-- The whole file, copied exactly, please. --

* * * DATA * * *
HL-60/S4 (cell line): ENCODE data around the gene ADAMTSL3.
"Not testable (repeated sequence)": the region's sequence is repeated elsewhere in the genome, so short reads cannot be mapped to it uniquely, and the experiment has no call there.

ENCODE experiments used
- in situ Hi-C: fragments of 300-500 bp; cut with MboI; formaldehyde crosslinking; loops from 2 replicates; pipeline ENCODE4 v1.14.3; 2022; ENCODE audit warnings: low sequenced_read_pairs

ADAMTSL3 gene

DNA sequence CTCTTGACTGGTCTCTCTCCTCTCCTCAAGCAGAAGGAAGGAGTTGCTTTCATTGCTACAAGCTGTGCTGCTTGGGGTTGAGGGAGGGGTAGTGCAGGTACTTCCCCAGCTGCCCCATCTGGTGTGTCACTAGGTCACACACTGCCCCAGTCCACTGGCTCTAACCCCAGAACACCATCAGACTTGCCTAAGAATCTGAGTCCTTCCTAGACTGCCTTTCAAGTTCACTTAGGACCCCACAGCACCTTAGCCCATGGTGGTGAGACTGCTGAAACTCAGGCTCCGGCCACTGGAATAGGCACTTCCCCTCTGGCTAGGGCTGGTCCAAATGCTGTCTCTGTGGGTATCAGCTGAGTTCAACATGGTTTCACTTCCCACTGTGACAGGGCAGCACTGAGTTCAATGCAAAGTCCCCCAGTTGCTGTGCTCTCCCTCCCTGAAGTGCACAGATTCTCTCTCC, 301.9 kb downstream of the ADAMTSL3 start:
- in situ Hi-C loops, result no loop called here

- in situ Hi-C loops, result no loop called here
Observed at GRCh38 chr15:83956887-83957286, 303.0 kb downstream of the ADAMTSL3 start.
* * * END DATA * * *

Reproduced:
HL-60/S4 (cell line): ENCODE data around the gene ADAMTSL3.
"Not testable (repeated sequence)": the region's sequence is repeated elsewhere in the genome, so short reads cannot be mapped to it uniquely, and the experiment has no call there.

ENCODE experiments used
- in situ Hi-C: fragments of 300-500 bp; cut with MboI; formaldehyde crosslinking; loops from 2 replicates; pipeline ENCODE4 v1.14.3; 2022; ENCODE audit warnings: low sequenced_read_pairs

ADAMTSL3 gene

DNA sequence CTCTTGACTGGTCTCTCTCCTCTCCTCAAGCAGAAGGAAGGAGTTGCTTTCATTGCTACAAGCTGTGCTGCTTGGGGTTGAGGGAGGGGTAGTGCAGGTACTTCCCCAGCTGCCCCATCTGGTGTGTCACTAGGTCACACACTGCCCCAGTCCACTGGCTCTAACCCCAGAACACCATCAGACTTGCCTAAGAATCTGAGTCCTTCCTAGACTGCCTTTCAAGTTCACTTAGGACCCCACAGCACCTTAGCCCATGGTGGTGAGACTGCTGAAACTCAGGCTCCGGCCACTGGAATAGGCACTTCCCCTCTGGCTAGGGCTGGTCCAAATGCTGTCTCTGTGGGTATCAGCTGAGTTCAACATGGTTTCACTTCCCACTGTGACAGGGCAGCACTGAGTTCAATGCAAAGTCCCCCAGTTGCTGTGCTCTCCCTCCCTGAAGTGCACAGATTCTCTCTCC, 301.9 kb downstream of the ADAMTSL3 start:
- in situ Hi-C loops, result no loop called here

- in situ Hi-C loops, result no loop called here
Observed at GRCh38 chr15:83956887-83957286, 303.0 kb downstream of the ADAMTSL3 start.